Not the most catchy title I admit but read on if you have ME/CFS, or a teenager with it, or unexplained anxiety.
If there is one thing worse than having ME/CFS, it is watching your child go through it; their life and education on hold, unable to leave the house, with little support or understanding. If I had found this information earlier, I may have been able to help my son more, I hope it helps you.
ME/CFS and POTS
The IOM’s (Institute of Medicine) new definition of ME/CFS or SEID (systemic exertion intolerance disease)
- A substantial reduction in activity
- More specifically: A substantial reduction or impairment in the ability to engage in pre-illness levels of occupational, educational, social, or personal activities, that persists for more than 6 months and is accompanied by fatigue, which is often profound, is of new or definite onset (not lifelong), is not the result of ongoing excessive exertion, and is not substantially alleviated by rest
- Post exertional malaise
- Unrefreshing sleep
- Either cognitive impairment or orthostatic intolerance
POTS or postural orthostatic tachycardia syndrome has a lot of symptom overlap with ME/CFS and may be one cause of it. Sufferers cannot tolerate moving from a lying position to an upright position – that is the orthostatic part – as it causes an abnormally large increase in heart rate, called tachycardia and brings on symptoms. Symptoms include “headaches, fatigue, palpitations, sweating, nausea, fainting and dizziness”. They often feel short of breath.
In POTS, blood pooling can occur in the extremities, and feet can appear mottled and purplish in colour due poor circulation as blood vessels being too weak and “stretchy”; heartrate increases to try to compensate and improve circulation, as not enough blood and oxygen is getting to the brain.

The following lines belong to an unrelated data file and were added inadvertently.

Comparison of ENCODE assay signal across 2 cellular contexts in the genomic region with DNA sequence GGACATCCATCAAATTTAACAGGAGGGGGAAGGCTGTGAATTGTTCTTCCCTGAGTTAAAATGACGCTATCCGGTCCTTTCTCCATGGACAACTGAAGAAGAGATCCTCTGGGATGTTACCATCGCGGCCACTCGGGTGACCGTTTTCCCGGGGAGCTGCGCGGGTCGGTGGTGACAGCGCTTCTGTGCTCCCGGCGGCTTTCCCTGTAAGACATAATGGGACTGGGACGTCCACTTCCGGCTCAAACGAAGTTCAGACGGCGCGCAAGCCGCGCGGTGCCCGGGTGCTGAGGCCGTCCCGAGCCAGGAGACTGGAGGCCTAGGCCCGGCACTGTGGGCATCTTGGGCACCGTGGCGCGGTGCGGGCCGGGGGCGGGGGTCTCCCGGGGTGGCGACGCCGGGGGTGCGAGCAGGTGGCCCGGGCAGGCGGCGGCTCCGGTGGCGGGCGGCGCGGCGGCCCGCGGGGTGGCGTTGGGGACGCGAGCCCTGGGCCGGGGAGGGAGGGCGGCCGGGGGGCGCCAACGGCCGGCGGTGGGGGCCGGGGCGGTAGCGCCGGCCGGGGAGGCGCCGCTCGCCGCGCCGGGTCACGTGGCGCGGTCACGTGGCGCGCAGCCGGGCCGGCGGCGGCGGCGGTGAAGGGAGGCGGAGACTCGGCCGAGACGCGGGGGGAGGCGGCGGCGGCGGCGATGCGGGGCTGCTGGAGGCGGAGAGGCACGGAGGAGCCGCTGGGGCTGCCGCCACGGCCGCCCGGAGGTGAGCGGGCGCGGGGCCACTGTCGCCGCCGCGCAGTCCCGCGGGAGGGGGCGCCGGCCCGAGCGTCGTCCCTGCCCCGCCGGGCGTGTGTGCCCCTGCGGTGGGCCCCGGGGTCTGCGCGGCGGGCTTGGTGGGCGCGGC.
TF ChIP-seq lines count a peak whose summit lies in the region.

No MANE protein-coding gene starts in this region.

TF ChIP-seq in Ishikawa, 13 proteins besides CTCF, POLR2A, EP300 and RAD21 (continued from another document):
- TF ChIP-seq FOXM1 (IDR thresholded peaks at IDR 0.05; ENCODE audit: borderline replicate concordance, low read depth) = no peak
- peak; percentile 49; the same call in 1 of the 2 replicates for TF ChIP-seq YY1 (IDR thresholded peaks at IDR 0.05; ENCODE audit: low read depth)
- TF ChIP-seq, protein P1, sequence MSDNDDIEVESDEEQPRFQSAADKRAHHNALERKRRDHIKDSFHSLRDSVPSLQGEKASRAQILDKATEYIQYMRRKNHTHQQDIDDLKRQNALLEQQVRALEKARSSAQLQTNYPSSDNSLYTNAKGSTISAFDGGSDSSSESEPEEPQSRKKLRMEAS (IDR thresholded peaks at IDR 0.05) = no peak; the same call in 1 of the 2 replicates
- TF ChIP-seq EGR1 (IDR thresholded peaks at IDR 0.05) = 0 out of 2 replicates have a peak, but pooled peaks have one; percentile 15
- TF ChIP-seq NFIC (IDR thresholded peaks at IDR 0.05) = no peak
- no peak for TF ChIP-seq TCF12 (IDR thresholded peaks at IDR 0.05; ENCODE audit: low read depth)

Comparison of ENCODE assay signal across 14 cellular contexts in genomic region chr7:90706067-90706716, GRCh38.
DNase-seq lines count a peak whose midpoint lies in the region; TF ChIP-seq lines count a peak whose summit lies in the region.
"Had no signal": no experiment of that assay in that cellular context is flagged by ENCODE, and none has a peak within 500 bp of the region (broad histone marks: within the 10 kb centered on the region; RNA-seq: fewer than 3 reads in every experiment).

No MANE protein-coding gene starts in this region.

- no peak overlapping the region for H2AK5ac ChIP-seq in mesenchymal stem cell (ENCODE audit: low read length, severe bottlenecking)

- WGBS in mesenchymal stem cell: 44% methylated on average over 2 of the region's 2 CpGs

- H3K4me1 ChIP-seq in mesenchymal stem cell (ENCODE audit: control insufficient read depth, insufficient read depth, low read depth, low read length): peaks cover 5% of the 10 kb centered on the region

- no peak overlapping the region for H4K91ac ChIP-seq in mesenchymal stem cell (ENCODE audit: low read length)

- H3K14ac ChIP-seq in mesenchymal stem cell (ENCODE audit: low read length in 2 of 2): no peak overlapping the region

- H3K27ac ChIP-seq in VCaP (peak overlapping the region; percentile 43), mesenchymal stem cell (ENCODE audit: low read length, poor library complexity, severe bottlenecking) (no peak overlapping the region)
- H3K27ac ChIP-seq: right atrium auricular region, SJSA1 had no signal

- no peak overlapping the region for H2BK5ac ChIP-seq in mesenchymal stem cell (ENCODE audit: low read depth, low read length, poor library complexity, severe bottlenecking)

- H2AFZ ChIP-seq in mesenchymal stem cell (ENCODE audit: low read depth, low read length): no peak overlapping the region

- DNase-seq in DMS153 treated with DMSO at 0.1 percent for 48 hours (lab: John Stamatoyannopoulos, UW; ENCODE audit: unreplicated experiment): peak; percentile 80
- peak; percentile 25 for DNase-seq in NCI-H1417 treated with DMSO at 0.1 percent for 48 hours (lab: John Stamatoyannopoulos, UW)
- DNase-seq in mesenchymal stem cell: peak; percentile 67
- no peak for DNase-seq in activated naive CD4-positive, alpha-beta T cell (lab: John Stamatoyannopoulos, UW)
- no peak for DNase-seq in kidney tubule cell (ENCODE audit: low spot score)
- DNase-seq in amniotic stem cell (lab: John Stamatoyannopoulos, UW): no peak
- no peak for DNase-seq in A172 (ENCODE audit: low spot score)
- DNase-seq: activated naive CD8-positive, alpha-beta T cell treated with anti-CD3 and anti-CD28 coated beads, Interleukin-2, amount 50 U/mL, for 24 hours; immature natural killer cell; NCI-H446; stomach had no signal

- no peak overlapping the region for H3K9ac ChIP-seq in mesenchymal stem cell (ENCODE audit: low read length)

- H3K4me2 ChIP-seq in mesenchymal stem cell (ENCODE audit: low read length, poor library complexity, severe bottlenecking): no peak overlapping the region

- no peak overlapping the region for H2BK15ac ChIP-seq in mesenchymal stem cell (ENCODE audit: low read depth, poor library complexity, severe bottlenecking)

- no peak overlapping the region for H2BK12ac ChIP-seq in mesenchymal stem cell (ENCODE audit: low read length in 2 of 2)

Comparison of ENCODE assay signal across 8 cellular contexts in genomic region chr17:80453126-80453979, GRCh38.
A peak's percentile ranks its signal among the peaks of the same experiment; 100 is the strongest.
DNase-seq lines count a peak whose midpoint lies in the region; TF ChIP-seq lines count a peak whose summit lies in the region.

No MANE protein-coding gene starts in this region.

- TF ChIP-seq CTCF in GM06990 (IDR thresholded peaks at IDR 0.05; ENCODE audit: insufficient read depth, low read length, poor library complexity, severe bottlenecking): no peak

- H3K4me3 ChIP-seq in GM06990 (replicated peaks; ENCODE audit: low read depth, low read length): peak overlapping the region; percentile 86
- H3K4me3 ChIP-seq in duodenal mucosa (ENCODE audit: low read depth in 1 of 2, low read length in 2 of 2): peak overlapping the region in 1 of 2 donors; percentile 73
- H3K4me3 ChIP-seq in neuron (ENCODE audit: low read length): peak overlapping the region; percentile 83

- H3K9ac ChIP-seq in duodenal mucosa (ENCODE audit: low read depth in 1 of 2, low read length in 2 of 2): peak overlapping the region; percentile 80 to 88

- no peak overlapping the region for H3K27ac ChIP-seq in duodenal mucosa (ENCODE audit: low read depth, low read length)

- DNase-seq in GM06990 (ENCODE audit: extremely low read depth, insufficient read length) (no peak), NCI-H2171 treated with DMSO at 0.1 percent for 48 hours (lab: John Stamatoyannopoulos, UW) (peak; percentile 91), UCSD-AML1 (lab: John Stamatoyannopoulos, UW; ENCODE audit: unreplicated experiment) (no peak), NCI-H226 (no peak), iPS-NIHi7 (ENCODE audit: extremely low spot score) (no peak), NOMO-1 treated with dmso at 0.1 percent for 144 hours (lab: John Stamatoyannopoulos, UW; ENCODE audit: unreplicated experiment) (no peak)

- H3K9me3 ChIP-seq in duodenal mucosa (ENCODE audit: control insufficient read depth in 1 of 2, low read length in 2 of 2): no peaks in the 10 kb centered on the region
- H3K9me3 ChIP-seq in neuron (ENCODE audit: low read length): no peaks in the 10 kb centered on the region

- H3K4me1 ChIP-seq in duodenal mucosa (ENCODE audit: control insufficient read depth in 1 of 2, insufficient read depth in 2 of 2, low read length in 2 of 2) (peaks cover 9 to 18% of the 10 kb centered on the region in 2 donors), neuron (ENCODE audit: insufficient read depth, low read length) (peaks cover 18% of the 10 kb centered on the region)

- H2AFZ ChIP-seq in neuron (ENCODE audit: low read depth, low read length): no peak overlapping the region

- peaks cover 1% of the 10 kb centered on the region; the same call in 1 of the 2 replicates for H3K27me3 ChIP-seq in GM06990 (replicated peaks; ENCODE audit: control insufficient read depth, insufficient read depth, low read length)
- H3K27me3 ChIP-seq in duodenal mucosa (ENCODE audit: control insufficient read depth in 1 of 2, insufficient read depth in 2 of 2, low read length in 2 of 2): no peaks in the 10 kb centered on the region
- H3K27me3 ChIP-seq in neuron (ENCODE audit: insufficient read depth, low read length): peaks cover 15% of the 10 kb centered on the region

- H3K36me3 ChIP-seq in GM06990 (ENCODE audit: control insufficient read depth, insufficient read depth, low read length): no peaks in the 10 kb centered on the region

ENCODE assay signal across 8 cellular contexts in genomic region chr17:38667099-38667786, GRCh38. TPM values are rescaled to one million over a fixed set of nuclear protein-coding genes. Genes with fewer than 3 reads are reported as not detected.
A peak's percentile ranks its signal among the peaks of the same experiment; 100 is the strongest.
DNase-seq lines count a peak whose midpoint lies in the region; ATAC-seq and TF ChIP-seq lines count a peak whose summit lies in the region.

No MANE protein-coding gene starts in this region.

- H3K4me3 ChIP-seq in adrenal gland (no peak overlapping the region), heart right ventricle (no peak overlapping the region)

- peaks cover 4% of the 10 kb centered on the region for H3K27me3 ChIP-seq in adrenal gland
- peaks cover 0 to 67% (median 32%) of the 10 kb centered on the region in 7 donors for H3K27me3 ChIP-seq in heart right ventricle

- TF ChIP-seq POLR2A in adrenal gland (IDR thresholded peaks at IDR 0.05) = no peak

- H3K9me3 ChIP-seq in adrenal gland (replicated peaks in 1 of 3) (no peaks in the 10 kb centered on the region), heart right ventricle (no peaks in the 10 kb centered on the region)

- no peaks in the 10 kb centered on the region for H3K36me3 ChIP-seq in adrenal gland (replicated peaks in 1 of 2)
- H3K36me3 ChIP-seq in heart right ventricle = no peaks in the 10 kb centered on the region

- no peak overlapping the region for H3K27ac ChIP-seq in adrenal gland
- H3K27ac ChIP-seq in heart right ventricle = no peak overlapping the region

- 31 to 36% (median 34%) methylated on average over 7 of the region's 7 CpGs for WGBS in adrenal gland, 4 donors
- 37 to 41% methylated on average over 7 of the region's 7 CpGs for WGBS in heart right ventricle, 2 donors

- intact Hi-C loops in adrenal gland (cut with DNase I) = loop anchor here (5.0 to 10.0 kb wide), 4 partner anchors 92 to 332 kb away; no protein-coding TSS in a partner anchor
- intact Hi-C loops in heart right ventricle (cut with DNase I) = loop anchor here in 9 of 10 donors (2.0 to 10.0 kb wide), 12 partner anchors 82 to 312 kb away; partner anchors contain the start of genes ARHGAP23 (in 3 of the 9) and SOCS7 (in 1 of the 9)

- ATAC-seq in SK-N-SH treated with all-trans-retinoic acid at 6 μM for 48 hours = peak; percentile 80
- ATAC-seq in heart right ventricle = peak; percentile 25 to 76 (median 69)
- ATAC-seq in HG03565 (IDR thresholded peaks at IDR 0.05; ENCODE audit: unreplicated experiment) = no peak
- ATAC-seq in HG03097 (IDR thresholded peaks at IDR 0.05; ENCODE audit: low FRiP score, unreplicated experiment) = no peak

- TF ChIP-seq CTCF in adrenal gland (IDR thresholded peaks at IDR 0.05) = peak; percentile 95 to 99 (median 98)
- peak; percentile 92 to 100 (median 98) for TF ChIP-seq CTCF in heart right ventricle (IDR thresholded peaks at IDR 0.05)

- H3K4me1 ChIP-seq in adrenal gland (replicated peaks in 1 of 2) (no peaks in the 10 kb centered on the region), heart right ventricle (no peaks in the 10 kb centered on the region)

“ PoTS may be under diagnosed in those with chronic fatigue syndrome (CFS) and is estimated to affect around 25-50% of people with CFS. It has been suggested that these two conditions may be part of the same group of conditions with similar causes”.
Dr Phil Fischer of the Mayo clinic summarises POTS in this useful 5 min video. He mentions mono or mononucleosis. We call it glandular fever in the UK and it is caused by the Epstein-Barr Virus (EBV). POTS has only quite recently been studied and recognised in teenagers.
POTS could be causing a lot of the chronic fatigue in teenagers, and it is treatable. (Also common in 30-50 age group in women).
Causes of POTS
Taken from POTSUK, a great website resource.
- Abrupt onset may follow infection, pregnancy, surgery, immunisation or trauma. May be auto-immunity.
- Developmental PoTS affects teenagers (gradual onset around age 14 with symptoms peaking age 16) and 80% resolve within a few years.
- Hyperadrenergic PoTS – (genetic defect)
- Deconditioning (e.g. after prolonged bed rest following illness)
- Joint Hypermobility Syndrome an inherited multi-system connective tissue disorder.
- Other medical conditions – diabetes, amyloidosis, sarcoidosis, SLE (Lupus)
- Poisons – alcohol, heavy metals